Rater Errors

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The biggest problem in evaluating employees is the ability of the rater to accurately perform evaluations (Peak et al, 2010). One of the largest failures of supervisors is documentation as many forget to write an officer’s actions down, whether they be bad or good. “No one incident (unless extreme) makes or breaks an evaluation, but it’s the patterns that are created by an officer’s conduct and performance that do” (Murgado, 2012, par. 5). I encourage my Sergeants to do two things to prevent failure to document. First, I suggest each keep a working diary of the good and bad that happens each day. Second, before the end of each evaluation period, I ask that each Sergeant have their officers give them a list of their training, accomplishments, …show more content…
The halo effect is where a supervisor rates an officer high or low on everything based on one dimension (Peak et al, 2010). A good example is if a Sergeant believes in a high number of arrests. Officers who make very few arrests will make low scores in all categories because of it. A regency problem is similar and occurs when a recent event affects an officer’s entire rating (Peak et al, 2010). For example, an officer arrests a serial bank robber and it is his only high risk arrest of the year, but receives high marks on everything because of it. Rater bias is simply when a rater gives high or low marks simply because of personal feelings (Peak et al, 2010). Constant error problem occurs when a rarer rates a group too low, too high, or too much in the middle without any clear logic (Peak et al, 2010). Last, unclear standards when there is no agreement across the board on rating standards and each supervisor may rate differently (Peak et al, …show more content…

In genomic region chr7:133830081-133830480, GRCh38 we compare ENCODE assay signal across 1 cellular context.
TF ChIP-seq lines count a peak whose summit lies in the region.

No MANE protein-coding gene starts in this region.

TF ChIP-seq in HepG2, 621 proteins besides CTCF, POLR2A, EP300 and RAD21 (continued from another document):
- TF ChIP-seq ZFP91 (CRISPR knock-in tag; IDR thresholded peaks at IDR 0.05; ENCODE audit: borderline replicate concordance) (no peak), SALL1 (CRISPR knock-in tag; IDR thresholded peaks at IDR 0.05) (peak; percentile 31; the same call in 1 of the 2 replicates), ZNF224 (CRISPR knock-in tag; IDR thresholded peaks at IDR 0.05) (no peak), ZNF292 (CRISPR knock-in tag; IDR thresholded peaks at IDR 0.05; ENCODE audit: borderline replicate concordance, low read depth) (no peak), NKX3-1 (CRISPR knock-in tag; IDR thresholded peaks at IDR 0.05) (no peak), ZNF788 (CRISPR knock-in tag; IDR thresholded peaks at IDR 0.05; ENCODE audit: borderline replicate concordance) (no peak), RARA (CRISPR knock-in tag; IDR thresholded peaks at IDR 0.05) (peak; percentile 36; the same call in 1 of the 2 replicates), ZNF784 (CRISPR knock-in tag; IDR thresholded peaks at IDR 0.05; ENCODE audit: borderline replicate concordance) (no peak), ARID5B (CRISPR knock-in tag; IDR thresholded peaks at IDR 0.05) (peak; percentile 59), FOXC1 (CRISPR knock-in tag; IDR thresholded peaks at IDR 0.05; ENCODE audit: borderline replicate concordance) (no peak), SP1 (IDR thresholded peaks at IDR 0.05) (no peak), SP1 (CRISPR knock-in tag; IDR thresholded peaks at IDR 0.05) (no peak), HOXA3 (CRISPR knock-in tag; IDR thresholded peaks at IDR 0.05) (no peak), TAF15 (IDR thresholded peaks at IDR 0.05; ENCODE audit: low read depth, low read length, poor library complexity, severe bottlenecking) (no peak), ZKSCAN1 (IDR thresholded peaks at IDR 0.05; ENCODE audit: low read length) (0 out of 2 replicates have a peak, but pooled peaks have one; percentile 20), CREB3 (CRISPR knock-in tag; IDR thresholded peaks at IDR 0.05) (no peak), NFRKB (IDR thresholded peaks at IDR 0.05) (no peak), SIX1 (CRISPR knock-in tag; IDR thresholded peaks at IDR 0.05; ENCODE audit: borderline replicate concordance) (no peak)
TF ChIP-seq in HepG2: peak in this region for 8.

The largest downfalls are the rater errors mentioned above. Another method is officer surveys as they “provide insight into the level of professionalism at an agency” (Davis, 2012, p. 4). However, these are one sided and the community’s view is lost. “Community surveys involve interviewing a random or representative sample of the community to gauge people’s opinions of police effectiveness or police misconduct” (Davis, 2012, p. 4). The problem with these are that they can be “influenced by respondent demographics, neighborhood context, and media coverage of the police” (Davis, 2012, p. 4). Contact surveys look at the interactions between police and citizens using calls for service lists or citations (Davis, 2012). These surveys do not ask global opinions, but ask questions about certain behaviors and research has shown that biases from the community surveys do not seem to be there (Davis, 2012). CompStat, a computerized tool for tracking crime, is another way to evaluate performance as it will show crime rates in different period (Peak et al, 2010). Last, agencies could simply use stats such as ticket, arrest, and accident numbers to show success of officers in the communities.

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